Think Your Hotel Room’s Heater Is Ignoring You? You’re Right.

Think Your Hotel Room’s Heater Is Ignoring You? You’re Right.

When travelling to different parts of the world these days high tech seems to be making its way into your hotel room. From digital card keys or phone apps for door locks to motion sensors for room temperature control or automated minibar sensors in snack trays with built-in electronic scales are now common practice. But with that type of convenience comes less control and frequent frustration as customers are instantly billed for just touching a food item or left feeing helpless when their room is either too hot or cold. Local tech blogger Kevin Andrews is with us this morning to talk all things tech in today’s modern hotels.

I hear these types of complaints quite frequently from people when I’m travelling that their rooms don’t get hot enough or cold enough or that ventilation shuts off in the middle of the night. Someone actually said to me this weekend in a hotel that their thermostat said 20C but it felt like a frigid 5. And so I said to him that it really wasn’t their imagination because based on all my research some high tech hotel thermostats often aren’t under the user’s control.

Based on several recent reputable investigations on hotel tech it was disclosed that some high tech hotel thermostats are often linked with a more energy-efficient, motion-detecting system in your room and it was determined that no matter how much tinkering is done with the thermostat ultimately the hotel has the last say in how long an air conditioning or heating unit remains on or how hot or cold it is in your room. The new word on the street to this lack of thermostat control is called by many hotel’s as “passive temperature control”. And so based on the movement in the room and time of day restricting a guest’s access to the room’s temperature decreases costs associated with hotel maintenance while avoiding a potential disaster if an air conditioning condenser freezes. The end result though is the temperature of a room is often just for show and that can be frustrating especially if you paid a pretty penny to stay the night.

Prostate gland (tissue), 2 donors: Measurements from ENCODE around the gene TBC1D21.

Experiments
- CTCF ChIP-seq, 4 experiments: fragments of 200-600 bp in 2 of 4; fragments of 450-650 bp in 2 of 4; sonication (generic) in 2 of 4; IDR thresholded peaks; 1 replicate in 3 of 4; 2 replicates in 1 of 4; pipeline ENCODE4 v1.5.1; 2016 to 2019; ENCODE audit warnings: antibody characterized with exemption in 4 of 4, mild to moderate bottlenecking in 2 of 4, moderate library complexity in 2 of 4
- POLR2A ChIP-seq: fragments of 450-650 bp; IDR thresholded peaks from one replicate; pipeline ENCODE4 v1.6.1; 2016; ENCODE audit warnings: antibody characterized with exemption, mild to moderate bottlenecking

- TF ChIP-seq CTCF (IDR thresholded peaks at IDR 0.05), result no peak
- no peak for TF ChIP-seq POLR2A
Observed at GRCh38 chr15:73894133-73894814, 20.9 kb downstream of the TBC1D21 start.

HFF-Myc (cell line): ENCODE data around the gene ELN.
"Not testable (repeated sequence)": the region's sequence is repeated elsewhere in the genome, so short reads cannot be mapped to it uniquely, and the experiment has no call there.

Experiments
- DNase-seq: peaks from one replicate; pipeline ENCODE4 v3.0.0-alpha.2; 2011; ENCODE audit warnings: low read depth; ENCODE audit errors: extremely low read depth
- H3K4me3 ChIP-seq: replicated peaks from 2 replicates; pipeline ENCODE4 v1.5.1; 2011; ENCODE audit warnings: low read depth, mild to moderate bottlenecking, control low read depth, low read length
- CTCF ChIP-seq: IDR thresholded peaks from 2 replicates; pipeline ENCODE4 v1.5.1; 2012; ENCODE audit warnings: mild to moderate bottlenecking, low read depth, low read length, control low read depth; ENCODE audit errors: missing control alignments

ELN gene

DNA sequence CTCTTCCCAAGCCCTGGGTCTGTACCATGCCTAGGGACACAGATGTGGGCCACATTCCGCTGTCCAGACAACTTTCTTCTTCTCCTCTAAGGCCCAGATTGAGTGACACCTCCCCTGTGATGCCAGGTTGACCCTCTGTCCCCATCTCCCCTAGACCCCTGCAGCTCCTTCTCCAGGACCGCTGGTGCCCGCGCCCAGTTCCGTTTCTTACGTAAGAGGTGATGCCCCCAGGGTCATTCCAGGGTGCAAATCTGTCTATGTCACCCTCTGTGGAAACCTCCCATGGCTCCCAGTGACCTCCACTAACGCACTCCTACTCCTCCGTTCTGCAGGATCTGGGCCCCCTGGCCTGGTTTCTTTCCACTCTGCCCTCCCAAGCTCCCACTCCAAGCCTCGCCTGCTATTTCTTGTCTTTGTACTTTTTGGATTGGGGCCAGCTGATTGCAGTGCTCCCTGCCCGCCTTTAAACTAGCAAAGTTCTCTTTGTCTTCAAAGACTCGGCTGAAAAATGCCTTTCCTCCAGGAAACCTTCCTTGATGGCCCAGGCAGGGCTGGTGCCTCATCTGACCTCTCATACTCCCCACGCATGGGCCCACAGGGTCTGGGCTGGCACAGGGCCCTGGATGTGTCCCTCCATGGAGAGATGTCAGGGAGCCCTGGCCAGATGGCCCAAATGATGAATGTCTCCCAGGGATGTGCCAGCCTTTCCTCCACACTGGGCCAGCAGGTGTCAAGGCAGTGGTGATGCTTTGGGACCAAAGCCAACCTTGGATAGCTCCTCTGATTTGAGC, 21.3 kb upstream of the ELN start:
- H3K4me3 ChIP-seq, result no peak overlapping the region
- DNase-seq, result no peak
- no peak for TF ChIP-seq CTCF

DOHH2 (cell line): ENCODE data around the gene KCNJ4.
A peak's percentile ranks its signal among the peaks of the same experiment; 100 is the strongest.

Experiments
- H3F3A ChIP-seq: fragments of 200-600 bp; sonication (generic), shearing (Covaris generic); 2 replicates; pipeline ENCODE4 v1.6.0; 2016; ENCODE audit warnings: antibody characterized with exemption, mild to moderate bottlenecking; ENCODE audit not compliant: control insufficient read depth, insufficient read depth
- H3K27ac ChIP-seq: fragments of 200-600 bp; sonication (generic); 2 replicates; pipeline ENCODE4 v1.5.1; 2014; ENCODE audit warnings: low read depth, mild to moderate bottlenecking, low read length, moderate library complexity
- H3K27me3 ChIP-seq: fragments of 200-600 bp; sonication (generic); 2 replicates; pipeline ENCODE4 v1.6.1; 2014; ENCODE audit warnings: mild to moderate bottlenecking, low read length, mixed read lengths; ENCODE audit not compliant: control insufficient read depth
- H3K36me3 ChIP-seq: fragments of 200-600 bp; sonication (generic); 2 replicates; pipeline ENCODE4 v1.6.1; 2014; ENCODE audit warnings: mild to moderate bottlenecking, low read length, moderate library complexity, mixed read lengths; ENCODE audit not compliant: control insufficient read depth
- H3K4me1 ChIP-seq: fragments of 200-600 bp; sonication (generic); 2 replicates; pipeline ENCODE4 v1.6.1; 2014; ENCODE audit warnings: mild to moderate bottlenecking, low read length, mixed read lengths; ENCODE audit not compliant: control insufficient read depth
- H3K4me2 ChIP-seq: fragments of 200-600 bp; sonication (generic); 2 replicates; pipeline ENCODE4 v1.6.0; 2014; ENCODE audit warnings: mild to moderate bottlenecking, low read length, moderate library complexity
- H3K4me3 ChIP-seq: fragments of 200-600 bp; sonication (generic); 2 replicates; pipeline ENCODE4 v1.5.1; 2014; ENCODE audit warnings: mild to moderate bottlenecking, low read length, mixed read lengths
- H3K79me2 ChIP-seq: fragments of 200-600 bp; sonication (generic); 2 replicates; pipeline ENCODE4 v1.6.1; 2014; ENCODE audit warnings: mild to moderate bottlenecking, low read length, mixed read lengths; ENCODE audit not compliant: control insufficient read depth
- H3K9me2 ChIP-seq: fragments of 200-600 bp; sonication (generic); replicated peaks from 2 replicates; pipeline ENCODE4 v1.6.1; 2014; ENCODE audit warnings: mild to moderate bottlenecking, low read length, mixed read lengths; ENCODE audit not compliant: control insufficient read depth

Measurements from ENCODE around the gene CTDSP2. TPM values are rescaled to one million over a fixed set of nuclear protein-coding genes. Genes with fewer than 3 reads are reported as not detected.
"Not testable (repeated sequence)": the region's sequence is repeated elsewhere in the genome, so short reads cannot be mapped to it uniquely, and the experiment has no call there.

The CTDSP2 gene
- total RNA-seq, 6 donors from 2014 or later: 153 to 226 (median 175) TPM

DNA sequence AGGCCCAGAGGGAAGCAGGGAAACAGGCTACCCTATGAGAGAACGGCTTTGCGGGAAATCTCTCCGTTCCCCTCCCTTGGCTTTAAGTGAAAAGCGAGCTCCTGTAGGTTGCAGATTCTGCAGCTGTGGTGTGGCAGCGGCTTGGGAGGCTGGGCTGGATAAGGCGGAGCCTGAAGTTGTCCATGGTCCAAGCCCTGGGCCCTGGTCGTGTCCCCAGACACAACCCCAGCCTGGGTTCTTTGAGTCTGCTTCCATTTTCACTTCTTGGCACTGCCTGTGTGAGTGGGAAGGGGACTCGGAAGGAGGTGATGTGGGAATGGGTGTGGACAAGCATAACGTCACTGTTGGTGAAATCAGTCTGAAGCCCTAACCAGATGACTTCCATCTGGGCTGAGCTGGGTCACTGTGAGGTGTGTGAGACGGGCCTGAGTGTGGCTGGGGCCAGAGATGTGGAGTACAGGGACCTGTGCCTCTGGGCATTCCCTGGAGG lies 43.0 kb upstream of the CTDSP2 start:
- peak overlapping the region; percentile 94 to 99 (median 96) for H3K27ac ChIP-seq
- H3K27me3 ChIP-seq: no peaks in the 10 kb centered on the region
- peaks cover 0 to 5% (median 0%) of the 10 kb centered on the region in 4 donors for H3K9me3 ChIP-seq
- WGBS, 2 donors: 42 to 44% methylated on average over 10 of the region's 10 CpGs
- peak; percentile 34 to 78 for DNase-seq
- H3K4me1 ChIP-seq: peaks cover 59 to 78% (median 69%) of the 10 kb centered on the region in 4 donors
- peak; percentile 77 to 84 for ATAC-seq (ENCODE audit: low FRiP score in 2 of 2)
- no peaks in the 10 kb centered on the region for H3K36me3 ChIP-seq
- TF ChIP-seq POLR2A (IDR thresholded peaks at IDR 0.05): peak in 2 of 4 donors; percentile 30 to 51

There are many who do their best to try and override room control sensors but I think they will have no choice as hotel rooms are getting even more high-tech. If you ever have the opportunity to go to Vegas I’d recommend staying at THE WYNN hotel. Not only a gorgeous view but in every room, is fitted with Amazon’s digital assistant device called the Echo – a voice-controlled digital assistant much like Apple’s Siri however more intuitive. With that voice controlled assistant in your room listening to every word, guests will be able to use the Echo to control the room’s lights and drapes, the temperature of the room, and even the television.

As thermostats grow smarter and hotels further refine their operation, the rigging of room temperatures will likely persist. I’d recommend checking out reviews found on either Expedia or TripAdvisor if this is a concern for you. In my opinion, hotels aren’t in the business of upsetting their guests – it’s just not good business. If thermostat-control issues becomes an epidemic without treatment, it will be the hotels themselves that chose to cannibalize their own industry, which would be an egregious error given the availability of such hotel-like alternatives such as Airbnb – a community marketplace for people to list, discover, and book unique spaces around the world.




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